Instead, I decided to share a list of important questions to think about for your story first. If you are working on someone else’s story, using these questions during an interview would be sure to elicit interesting and vital information to telling the story.

  • What have been the key turning points in your life? In what way?
  • Who are the people in your life who have helped make you who you are and in what way? Think about parents, mentors, teachers, even bullies.
  • What have been your greatest accomplishments and why? What did you do to achieve them?
  • What have been the great disappointments in your life? How did you deal with them?
  • What would you do differently if you had the chance? Why?
  • What lessons have you learned in life?
  • What values do you want to share?
  • What do you want your family to know about your life?

Be sure to dig deep when answering these questions. Gently push for more information, either from yourself or from your subject. Include thoughts like ‘How did that make you feel?’ or ‘Then what?’

These questions will draw information much more fulfilling than questions such as ‘Where were you born?’ Those questions are important, too. They’re just unlikely to be the heart of your story. Incorporating both will create a multi-faceted life story, doing justice to your subject.

Next time, I’m going to talk about how to address hard times or difficult questions. SPOILER ALERT: I’m not going suggest ignoring them. Stay tuned!

Remember, if at any point in the process you get stuck or overwhelmed, you can always turn to a professional for assistance or to take over the whole project. For a list of personal historians in your area, visit the website of the Association of Personal Historians at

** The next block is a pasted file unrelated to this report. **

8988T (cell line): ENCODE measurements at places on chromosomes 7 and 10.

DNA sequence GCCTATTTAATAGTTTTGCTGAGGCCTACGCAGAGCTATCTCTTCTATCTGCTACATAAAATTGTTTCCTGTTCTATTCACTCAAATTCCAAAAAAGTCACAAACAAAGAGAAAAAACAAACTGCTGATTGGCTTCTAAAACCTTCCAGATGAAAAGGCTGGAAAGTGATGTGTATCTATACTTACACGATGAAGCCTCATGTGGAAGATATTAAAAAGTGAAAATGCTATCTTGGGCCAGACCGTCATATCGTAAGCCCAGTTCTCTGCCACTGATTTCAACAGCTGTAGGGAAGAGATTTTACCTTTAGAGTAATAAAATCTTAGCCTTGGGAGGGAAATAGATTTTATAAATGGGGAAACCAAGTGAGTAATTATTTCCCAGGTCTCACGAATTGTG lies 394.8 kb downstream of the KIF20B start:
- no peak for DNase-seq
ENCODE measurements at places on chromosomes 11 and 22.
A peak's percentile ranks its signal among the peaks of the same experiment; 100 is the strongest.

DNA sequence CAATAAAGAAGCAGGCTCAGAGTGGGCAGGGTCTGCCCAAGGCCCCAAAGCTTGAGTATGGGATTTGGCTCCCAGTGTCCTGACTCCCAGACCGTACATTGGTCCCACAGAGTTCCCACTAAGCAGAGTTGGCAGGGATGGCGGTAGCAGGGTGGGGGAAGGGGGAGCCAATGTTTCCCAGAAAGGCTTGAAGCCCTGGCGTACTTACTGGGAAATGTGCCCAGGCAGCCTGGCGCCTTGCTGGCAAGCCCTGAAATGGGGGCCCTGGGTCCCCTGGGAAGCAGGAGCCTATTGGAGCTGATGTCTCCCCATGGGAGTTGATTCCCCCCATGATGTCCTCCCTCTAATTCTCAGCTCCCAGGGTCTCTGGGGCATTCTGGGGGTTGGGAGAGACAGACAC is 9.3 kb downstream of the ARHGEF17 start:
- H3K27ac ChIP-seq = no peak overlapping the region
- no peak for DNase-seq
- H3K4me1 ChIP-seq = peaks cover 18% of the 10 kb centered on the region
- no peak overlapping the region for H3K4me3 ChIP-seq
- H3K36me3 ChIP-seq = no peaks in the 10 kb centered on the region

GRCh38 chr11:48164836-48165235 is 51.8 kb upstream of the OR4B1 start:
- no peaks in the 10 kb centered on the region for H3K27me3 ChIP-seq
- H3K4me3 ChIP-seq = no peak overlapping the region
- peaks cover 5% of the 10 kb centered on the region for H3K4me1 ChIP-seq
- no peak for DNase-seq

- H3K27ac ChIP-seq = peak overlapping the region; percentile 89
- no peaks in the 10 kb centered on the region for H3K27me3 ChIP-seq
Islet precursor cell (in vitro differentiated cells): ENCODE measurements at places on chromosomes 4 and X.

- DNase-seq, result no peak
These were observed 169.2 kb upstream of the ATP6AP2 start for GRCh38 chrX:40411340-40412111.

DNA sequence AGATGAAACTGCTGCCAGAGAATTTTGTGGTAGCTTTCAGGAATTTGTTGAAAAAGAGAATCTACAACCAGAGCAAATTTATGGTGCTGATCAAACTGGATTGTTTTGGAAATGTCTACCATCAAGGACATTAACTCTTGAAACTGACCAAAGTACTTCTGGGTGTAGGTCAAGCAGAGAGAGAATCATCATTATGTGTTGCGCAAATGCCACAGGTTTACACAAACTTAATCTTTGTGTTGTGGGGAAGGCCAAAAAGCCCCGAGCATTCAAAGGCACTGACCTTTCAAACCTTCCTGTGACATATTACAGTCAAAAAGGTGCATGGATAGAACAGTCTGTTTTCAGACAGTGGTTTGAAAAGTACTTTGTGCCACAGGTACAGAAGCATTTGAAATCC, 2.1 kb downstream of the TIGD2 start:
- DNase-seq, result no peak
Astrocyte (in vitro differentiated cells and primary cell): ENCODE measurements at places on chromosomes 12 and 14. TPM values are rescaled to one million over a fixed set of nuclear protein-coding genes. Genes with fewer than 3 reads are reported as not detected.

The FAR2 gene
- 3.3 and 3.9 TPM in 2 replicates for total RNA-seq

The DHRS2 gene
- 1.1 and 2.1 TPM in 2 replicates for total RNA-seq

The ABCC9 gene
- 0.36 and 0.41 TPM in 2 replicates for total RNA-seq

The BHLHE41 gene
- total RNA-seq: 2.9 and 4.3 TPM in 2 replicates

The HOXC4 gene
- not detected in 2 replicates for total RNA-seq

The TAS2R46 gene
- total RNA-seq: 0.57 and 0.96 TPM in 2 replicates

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Saving Your Story – Step 4

In recent posts, I wrote about how creating lists, identifying a theme and preparing timelines were good steps toward creating your own personal history. The next step should be research.

You may want to start by reviewing family photo albums. We document important events with photos. Photo albums can provide a good start for a timeline of your life.

JournalsAre you a journal keeper or did you write in your diary as a kid? Do you still have a stack of love letters from your courtship or a long distance relationships? Re-reading these will bring back all sorts of memories and feelings to explore.

Interview family members and friends to learn what they remember. If someone else is the subject, you may want to schedule several interviews. Prepare a list of questions in advance, but be open to following unexpected threads. And always record interviews. You won’t even need special equipment. There are inexpensive recording apps for smart phones.

Senior coupleIf you have prepared a timeline, be sure to add historical context to it. This way you can consider the impact of important events in your (or your subject’s) life. How were you affected by World War II or the Cold War? Did you have drills where you went into bomb shelters? How did you feel after September 11, 2001? Did your life change?

The internet and your local librarian are your friends. Can’t remember the exact year something happened? Maybe you need to check how to spell the name of the town where you were stationed in the war. Research can be especially worthwhile when you’re working on someone else’s story and they’ve forgotten some details. It can also give you more interview questions.

The next step is choosing a format to tell your story. Stay tuned!
And remember, if at any point in the process you get stuck or overwhelmed, you can turn to a professional. For a list of personal historians in your area, visit the website of the Association of Personal Historians at


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Sharing Your Own Story – Step 3

In recent posts, I wrote about how creating lists and identifying a theme were good steps toward creating your own personal history. A next step should be preparing a timeline.

timelineStart at the beginning of whatever time period you are documenting. Add key events from the lists you prepared. Doing this will help you identify missing information. Are there whole decades that are blank? Are there periods that are so crowded you can’t imagine how so much could have happened in a short time? What does this tell you?